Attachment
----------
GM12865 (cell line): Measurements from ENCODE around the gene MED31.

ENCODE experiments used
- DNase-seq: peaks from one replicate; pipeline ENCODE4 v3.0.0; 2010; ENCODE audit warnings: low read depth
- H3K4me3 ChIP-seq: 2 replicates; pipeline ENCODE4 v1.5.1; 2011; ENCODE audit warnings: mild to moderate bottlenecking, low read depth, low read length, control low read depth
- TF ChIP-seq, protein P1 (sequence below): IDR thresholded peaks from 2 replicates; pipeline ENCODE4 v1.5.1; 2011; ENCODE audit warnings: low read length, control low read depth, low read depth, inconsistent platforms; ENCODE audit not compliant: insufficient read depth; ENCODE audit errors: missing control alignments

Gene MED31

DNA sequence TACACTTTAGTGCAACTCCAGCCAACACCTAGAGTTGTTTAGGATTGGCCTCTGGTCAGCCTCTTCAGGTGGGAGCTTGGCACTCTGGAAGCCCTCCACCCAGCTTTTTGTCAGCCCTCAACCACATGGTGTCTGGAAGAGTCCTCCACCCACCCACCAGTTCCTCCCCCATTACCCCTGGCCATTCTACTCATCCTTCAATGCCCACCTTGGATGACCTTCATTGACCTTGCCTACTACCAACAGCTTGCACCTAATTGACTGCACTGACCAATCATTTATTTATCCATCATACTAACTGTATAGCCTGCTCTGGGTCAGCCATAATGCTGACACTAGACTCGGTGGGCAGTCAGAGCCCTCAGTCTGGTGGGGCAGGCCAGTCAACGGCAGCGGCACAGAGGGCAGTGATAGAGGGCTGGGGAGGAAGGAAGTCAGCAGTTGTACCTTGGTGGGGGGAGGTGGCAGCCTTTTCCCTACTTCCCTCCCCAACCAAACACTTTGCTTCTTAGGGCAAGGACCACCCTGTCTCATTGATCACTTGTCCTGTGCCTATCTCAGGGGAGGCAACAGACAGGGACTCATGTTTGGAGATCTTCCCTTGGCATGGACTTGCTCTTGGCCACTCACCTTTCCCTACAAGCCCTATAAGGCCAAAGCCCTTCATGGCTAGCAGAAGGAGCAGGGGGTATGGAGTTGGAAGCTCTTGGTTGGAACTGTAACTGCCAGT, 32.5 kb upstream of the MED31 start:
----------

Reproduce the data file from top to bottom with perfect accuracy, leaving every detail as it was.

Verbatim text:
GM12865 (cell line): Measurements from ENCODE around the gene MED31.

ENCODE experiments used
- DNase-seq: peaks from one replicate; pipeline ENCODE4 v3.0.0; 2010; ENCODE audit warnings: low read depth
- H3K4me3 ChIP-seq: 2 replicates; pipeline ENCODE4 v1.5.1; 2011; ENCODE audit warnings: mild to moderate bottlenecking, low read depth, low read length, control low read depth
- TF ChIP-seq, protein P1 (sequence below): IDR thresholded peaks from 2 replicates; pipeline ENCODE4 v1.5.1; 2011; ENCODE audit warnings: low read length, control low read depth, low read depth, inconsistent platforms; ENCODE audit not compliant: insufficient read depth; ENCODE audit errors: missing control alignments

Gene MED31

DNA sequence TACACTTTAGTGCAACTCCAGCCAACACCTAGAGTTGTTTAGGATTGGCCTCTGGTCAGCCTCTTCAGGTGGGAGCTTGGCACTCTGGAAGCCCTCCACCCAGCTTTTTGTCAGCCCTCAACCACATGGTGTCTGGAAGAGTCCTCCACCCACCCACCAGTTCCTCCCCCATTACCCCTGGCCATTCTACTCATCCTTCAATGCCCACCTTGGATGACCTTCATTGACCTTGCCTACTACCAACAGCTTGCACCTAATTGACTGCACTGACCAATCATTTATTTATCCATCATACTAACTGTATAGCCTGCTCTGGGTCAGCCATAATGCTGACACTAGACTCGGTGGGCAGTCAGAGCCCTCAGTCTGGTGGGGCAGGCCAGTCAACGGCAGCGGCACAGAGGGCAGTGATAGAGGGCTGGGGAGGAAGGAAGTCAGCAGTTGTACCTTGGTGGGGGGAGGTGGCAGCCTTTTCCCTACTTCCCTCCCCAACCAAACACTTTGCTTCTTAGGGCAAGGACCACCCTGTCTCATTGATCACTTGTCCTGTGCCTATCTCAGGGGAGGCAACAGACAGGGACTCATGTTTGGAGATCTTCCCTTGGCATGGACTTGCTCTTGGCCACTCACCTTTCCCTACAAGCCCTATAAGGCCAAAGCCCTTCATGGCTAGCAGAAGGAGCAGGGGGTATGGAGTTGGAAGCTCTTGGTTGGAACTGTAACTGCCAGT, 32.5 kb upstream of the MED31 start: